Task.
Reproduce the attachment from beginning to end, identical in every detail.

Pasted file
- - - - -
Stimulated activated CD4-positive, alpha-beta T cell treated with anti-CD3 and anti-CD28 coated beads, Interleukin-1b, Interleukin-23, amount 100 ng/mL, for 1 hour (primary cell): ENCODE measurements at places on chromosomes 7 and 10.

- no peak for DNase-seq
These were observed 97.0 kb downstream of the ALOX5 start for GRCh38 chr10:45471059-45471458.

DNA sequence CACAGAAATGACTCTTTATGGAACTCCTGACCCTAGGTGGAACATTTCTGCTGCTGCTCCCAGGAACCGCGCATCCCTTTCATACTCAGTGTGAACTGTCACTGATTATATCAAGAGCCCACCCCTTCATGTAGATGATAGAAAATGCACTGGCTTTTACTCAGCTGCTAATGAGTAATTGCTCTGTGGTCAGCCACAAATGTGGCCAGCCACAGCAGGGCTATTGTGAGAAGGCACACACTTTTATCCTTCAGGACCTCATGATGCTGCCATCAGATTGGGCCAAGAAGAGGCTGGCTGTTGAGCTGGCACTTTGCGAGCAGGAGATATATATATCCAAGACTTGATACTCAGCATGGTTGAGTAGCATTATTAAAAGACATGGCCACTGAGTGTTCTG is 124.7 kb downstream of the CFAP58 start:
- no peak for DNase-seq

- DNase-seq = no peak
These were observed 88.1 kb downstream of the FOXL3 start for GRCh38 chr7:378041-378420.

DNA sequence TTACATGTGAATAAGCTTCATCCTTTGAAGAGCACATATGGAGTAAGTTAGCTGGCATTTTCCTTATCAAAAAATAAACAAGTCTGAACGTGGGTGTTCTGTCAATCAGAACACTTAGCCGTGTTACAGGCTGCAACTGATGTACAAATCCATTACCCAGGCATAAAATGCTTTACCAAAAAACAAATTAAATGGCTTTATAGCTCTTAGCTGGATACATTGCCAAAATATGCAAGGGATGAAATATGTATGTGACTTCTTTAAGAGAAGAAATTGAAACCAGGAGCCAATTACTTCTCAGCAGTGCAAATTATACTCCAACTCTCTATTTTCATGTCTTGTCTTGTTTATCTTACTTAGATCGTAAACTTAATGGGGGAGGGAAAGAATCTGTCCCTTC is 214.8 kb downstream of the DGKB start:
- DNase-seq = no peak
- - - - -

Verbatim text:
Stimulated activated CD4-positive, alpha-beta T cell treated with anti-CD3 and anti-CD28 coated beads, Interleukin-1b, Interleukin-23, amount 100 ng/mL, for 1 hour (primary cell): ENCODE measurements at places on chromosomes 7 and 10.

- no peak for DNase-seq
These were observed 97.0 kb downstream of the ALOX5 start for GRCh38 chr10:45471059-45471458.

DNA sequence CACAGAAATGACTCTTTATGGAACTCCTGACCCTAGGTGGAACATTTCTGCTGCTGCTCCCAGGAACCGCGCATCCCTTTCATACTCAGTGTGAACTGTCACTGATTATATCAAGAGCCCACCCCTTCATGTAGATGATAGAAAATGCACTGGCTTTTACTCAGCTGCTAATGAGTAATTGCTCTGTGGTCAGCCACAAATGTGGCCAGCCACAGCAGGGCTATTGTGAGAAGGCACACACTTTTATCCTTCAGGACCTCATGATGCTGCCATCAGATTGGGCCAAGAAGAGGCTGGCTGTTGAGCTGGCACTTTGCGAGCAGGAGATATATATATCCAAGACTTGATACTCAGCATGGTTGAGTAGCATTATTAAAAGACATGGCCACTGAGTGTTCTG is 124.7 kb downstream of the CFAP58 start:
- no peak for DNase-seq

- DNase-seq = no peak
These were observed 88.1 kb downstream of the FOXL3 start for GRCh38 chr7:378041-378420.

DNA sequence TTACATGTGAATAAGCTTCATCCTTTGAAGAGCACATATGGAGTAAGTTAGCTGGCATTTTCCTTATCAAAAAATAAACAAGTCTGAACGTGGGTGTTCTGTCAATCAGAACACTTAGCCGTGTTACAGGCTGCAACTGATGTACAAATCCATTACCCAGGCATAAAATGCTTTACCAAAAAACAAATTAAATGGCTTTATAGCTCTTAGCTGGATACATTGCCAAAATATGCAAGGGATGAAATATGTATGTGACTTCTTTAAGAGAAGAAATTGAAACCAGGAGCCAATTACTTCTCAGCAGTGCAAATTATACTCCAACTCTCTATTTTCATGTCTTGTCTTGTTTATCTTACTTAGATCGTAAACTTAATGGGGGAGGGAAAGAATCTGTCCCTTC is 214.8 kb downstream of the DGKB start:
- DNase-seq = no peak